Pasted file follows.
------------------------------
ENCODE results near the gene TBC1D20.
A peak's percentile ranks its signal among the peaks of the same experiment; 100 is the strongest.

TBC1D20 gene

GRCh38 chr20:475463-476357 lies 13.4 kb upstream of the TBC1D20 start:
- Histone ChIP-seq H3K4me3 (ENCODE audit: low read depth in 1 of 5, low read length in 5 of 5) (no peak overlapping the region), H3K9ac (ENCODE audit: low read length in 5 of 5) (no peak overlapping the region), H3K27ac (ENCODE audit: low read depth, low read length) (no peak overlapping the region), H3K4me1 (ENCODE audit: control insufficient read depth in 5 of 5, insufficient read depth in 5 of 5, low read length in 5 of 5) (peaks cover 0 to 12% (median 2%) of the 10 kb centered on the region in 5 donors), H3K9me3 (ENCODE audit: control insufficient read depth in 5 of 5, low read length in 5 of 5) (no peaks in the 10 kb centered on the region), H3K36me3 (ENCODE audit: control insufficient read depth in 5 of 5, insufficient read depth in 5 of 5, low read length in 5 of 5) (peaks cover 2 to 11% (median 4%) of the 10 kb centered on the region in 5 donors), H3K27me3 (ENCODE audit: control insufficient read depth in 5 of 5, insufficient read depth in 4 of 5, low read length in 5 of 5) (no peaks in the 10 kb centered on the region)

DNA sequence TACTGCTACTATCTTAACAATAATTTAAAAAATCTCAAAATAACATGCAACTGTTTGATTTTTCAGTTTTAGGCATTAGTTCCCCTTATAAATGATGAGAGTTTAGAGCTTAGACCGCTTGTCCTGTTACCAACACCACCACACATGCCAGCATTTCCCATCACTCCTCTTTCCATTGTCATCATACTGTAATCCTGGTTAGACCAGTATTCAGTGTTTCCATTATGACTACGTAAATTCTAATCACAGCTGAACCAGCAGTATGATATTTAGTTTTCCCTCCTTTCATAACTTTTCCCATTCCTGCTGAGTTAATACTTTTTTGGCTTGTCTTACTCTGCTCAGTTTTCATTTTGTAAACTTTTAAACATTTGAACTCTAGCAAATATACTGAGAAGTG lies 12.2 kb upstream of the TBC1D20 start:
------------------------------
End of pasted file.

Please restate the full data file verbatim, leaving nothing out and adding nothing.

ENCODE results near the gene TBC1D20.
A peak's percentile ranks its signal among the peaks of the same experiment; 100 is the strongest.

TBC1D20 gene

GRCh38 chr20:475463-476357 lies 13.4 kb upstream of the TBC1D20 start:
- Histone ChIP-seq H3K4me3 (ENCODE audit: low read depth in 1 of 5, low read length in 5 of 5) (no peak overlapping the region), H3K9ac (ENCODE audit: low read length in 5 of 5) (no peak overlapping the region), H3K27ac (ENCODE audit: low read depth, low read length) (no peak overlapping the region), H3K4me1 (ENCODE audit: control insufficient read depth in 5 of 5, insufficient read depth in 5 of 5, low read length in 5 of 5) (peaks cover 0 to 12% (median 2%) of the 10 kb centered on the region in 5 donors), H3K9me3 (ENCODE audit: control insufficient read depth in 5 of 5, low read length in 5 of 5) (no peaks in the 10 kb centered on the region), H3K36me3 (ENCODE audit: control insufficient read depth in 5 of 5, insufficient read depth in 5 of 5, low read length in 5 of 5) (peaks cover 2 to 11% (median 4%) of the 10 kb centered on the region in 5 donors), H3K27me3 (ENCODE audit: control insufficient read depth in 5 of 5, insufficient read depth in 4 of 5, low read length in 5 of 5) (no peaks in the 10 kb centered on the region)

DNA sequence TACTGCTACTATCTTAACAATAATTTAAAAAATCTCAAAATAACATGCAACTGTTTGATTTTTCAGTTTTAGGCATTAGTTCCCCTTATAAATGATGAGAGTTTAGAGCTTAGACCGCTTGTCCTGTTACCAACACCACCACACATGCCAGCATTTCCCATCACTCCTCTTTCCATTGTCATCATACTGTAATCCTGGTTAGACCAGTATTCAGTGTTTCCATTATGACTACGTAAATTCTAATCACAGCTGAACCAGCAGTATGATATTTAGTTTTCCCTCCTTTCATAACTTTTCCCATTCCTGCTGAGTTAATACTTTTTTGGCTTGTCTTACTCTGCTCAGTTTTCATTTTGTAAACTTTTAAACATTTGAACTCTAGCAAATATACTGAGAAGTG lies 12.2 kb upstream of the TBC1D20 start: